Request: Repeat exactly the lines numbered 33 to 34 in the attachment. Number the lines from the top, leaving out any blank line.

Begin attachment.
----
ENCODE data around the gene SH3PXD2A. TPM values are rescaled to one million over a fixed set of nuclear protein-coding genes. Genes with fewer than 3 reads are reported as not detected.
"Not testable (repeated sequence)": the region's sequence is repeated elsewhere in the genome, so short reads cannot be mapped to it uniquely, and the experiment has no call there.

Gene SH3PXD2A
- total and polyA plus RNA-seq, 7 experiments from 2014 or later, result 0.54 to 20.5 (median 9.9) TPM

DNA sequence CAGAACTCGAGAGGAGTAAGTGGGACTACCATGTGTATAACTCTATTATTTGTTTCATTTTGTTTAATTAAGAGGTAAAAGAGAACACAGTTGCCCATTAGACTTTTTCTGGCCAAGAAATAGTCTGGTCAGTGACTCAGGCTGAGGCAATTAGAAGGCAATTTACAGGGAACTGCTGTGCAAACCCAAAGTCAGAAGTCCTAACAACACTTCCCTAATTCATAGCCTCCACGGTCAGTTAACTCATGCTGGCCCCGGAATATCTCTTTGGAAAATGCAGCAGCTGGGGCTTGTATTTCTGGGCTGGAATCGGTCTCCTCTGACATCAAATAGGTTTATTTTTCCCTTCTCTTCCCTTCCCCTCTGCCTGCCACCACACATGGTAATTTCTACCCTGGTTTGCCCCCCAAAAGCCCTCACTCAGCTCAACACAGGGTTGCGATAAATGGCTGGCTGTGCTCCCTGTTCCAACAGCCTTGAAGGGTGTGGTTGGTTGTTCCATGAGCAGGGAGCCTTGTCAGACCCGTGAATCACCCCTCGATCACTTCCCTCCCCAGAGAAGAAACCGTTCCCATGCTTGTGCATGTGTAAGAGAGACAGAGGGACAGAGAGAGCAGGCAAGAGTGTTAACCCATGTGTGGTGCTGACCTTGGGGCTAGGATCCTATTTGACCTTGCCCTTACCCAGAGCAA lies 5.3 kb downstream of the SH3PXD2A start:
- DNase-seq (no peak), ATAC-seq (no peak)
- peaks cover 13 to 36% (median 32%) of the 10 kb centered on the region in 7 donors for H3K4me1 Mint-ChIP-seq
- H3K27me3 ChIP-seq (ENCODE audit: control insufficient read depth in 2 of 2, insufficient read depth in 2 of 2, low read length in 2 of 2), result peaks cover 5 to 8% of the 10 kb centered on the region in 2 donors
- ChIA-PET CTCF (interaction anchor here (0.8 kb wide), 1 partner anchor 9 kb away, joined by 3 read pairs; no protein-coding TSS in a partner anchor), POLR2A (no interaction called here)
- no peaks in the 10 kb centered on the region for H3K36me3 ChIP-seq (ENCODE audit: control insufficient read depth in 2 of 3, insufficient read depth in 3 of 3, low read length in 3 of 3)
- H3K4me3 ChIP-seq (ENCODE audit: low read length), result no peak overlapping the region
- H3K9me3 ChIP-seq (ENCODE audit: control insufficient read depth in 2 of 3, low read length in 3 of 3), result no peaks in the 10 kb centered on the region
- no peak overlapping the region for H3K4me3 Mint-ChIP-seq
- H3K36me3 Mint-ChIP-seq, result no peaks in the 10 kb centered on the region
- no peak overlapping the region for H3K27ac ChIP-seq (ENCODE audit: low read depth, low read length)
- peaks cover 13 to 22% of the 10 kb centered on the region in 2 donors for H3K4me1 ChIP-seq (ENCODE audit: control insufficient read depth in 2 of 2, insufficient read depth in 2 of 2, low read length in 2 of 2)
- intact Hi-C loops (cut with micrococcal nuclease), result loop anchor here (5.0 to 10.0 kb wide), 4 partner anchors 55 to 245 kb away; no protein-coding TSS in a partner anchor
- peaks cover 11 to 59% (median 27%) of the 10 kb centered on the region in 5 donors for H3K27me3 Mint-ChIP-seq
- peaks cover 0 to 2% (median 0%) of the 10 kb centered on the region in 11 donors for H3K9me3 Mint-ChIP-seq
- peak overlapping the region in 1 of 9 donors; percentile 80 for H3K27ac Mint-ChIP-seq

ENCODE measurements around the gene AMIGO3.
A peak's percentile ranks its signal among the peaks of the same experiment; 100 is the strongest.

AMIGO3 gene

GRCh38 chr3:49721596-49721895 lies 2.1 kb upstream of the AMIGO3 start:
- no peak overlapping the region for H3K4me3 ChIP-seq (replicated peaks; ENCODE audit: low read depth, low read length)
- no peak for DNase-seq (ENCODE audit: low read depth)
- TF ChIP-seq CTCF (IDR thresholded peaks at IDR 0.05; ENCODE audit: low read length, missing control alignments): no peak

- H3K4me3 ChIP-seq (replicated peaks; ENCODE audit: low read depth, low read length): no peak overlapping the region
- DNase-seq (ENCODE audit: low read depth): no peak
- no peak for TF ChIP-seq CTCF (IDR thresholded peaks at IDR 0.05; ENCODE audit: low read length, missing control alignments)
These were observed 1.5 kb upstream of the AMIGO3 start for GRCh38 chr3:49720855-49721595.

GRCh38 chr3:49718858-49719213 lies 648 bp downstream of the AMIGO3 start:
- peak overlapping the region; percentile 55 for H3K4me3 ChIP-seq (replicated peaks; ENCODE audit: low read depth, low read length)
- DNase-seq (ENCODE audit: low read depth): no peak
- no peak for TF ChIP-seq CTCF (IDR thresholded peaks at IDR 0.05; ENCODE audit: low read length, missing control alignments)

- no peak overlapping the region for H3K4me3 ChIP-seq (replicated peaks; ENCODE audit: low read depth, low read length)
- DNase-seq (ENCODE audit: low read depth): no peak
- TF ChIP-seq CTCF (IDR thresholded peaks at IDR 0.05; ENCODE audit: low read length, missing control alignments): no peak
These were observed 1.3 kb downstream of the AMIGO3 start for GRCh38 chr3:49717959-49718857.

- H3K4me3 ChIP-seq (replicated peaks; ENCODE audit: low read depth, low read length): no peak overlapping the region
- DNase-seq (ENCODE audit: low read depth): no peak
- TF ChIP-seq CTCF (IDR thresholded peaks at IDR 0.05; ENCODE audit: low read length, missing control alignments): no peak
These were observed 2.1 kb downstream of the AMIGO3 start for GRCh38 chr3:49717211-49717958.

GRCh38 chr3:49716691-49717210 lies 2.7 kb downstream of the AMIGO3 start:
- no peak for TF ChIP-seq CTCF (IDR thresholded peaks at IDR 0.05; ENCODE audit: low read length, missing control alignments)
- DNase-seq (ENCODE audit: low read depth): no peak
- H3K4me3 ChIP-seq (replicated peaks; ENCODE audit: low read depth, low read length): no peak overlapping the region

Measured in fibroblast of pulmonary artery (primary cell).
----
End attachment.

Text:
- peak overlapping the region; percentile 55 for H3K4me3 ChIP-seq (replicated peaks; ENCODE audit: low read depth, low read length)
- DNase-seq (ENCODE audit: low read depth): no peak